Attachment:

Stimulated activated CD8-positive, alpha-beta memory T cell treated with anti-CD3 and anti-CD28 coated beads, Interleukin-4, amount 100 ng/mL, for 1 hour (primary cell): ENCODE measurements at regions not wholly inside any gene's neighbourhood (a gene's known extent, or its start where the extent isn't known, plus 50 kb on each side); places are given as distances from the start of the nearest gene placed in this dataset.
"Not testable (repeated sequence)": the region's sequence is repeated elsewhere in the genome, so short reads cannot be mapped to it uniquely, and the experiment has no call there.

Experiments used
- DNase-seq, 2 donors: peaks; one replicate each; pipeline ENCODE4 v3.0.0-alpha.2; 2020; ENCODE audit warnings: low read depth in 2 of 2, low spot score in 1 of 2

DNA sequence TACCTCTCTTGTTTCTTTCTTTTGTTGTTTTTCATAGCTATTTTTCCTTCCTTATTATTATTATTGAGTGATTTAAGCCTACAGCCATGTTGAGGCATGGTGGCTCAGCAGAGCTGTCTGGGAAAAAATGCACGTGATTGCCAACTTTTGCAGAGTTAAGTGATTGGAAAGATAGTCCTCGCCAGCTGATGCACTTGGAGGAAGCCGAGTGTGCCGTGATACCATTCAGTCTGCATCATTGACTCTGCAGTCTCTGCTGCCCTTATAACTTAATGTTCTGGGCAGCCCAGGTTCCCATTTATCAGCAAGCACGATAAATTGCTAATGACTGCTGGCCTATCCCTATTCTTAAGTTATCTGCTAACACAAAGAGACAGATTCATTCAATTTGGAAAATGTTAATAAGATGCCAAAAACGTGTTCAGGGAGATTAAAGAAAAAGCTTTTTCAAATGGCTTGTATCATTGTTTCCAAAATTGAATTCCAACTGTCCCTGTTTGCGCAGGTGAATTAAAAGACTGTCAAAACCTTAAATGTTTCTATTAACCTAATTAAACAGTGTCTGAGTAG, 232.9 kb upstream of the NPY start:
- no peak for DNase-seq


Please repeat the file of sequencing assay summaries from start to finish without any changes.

Stimulated activated CD8-positive, alpha-beta memory T cell treated with anti-CD3 and anti-CD28 coated beads, Interleukin-4, amount 100 ng/mL, for 1 hour (primary cell): ENCODE measurements at regions not wholly inside any gene's neighbourhood (a gene's known extent, or its start where the extent isn't known, plus 50 kb on each side); places are given as distances from the start of the nearest gene placed in this dataset.
"Not testable (repeated sequence)": the region's sequence is repeated elsewhere in the genome, so short reads cannot be mapped to it uniquely, and the experiment has no call there.

Experiments used
- DNase-seq, 2 donors: peaks; one replicate each; pipeline ENCODE4 v3.0.0-alpha.2; 2020; ENCODE audit warnings: low read depth in 2 of 2, low spot score in 1 of 2

DNA sequence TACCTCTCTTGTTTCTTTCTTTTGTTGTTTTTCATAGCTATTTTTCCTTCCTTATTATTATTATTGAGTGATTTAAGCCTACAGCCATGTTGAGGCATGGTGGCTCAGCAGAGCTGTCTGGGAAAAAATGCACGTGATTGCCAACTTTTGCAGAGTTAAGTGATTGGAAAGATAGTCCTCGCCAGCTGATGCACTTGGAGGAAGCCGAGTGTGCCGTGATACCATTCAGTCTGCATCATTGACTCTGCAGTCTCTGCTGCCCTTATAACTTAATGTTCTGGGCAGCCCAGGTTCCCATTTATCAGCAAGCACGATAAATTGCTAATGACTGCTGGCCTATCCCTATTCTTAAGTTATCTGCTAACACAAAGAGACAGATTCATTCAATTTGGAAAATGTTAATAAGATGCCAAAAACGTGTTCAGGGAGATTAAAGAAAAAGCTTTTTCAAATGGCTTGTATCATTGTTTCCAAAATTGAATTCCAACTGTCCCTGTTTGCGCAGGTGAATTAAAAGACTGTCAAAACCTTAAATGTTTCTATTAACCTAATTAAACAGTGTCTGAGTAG, 232.9 kb upstream of the NPY start:
- no peak for DNase-seq